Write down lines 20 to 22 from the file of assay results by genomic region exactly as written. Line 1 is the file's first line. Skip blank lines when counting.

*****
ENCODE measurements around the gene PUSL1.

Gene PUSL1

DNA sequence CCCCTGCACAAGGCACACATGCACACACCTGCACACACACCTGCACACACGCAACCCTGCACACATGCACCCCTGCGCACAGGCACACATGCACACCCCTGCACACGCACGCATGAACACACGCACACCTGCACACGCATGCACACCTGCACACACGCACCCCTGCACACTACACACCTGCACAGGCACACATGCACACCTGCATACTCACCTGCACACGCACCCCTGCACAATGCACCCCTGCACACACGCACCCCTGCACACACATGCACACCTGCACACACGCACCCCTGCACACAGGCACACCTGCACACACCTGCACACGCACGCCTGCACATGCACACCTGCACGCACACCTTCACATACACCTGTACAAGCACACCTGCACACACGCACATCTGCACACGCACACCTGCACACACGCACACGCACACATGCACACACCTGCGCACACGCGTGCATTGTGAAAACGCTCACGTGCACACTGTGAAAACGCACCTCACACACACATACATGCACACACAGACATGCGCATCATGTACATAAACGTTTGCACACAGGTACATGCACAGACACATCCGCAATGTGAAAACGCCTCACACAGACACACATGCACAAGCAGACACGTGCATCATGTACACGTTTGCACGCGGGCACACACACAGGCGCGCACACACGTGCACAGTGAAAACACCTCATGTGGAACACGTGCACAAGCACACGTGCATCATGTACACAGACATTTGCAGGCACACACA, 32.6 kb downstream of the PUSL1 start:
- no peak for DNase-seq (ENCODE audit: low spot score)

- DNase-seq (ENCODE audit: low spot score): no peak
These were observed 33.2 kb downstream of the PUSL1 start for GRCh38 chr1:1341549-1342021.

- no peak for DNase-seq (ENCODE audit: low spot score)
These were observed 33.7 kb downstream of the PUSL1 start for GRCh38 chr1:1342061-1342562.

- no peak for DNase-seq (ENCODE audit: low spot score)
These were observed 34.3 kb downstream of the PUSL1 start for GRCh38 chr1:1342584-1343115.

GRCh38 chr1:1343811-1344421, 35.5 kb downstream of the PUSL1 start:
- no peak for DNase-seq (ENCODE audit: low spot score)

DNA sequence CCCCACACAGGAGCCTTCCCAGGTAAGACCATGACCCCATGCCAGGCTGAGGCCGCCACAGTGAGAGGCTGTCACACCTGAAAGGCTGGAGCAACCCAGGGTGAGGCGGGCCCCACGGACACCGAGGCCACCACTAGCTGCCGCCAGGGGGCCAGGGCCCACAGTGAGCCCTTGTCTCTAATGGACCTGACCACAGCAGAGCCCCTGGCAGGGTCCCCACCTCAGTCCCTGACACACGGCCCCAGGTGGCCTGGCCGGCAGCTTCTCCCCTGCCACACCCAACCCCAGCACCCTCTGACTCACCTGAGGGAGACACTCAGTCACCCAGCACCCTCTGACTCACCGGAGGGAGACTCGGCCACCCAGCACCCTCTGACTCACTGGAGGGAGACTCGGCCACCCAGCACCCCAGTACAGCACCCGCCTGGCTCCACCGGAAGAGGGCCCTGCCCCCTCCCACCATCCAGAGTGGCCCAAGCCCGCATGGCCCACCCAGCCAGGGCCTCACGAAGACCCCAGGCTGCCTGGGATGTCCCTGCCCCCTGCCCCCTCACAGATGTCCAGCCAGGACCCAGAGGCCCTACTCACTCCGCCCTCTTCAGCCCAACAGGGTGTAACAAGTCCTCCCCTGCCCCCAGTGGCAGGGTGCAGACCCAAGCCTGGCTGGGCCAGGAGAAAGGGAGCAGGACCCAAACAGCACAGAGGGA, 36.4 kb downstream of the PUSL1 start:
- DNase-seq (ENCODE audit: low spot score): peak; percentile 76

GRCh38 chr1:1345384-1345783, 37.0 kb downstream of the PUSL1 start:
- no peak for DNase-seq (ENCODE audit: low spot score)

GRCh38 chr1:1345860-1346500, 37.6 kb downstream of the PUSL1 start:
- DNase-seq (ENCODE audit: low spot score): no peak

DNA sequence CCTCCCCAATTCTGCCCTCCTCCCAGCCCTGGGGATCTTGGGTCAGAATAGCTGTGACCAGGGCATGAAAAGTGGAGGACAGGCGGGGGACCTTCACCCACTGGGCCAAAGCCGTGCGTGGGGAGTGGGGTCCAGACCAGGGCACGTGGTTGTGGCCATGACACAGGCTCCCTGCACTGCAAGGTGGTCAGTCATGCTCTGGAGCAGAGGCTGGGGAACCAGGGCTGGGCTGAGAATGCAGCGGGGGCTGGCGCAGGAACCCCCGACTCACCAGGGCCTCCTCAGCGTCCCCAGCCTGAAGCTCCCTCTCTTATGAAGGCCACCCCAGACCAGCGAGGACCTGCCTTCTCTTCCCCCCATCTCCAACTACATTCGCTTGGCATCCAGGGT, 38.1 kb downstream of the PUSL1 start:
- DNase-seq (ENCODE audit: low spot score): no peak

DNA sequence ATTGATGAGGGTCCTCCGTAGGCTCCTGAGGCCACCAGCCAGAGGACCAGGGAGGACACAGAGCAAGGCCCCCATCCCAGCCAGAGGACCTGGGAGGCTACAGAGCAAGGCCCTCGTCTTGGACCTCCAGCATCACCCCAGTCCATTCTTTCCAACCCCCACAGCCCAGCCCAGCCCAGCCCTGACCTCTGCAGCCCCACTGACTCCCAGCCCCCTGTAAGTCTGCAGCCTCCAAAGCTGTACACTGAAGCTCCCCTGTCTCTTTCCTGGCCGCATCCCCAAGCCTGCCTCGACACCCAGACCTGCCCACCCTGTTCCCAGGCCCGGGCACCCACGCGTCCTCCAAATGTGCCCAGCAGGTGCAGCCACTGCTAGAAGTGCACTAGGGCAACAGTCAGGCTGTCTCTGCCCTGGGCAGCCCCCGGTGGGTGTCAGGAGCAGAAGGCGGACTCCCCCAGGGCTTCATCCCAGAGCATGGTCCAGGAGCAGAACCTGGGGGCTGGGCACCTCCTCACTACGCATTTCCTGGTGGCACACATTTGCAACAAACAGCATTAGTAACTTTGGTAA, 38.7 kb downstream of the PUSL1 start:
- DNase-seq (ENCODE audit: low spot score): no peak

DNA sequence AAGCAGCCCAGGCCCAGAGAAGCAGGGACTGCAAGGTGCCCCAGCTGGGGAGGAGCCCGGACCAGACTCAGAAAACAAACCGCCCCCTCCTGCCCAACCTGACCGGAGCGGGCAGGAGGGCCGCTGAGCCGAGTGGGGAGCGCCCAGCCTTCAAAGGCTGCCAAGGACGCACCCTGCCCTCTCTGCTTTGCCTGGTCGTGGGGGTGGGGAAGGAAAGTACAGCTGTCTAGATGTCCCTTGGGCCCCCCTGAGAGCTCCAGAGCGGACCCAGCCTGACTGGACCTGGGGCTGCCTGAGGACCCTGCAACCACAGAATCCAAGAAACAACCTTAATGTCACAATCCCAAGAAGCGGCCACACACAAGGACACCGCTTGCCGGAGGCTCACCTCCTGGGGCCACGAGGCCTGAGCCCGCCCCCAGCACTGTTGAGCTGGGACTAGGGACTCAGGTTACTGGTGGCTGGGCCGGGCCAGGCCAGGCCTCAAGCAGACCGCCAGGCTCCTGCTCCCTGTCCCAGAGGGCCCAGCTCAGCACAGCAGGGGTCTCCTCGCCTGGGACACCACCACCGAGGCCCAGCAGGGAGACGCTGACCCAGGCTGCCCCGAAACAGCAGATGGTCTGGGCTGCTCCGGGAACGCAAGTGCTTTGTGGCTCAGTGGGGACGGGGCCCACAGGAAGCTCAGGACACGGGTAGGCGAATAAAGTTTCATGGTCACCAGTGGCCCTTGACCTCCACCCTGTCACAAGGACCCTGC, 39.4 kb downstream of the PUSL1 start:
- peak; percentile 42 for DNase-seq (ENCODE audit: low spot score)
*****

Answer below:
- DNase-seq (ENCODE audit: low spot score): no peak

DNA sequence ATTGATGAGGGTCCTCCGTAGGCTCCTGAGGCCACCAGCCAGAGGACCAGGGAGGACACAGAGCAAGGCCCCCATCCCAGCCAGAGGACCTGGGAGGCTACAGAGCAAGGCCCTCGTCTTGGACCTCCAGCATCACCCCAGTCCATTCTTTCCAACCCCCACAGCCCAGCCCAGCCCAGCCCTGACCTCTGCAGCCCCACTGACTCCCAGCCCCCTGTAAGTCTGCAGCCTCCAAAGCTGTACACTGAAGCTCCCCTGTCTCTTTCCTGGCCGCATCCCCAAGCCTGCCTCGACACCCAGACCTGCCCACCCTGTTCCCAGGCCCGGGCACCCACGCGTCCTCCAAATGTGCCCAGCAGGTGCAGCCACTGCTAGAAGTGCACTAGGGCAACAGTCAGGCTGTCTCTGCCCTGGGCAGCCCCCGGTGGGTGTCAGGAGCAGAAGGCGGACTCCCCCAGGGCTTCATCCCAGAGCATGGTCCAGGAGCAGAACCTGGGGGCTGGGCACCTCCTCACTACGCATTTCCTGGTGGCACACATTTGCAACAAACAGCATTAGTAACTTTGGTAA, 38.7 kb downstream of the PUSL1 start:
- DNase-seq (ENCODE audit: low spot score): no peak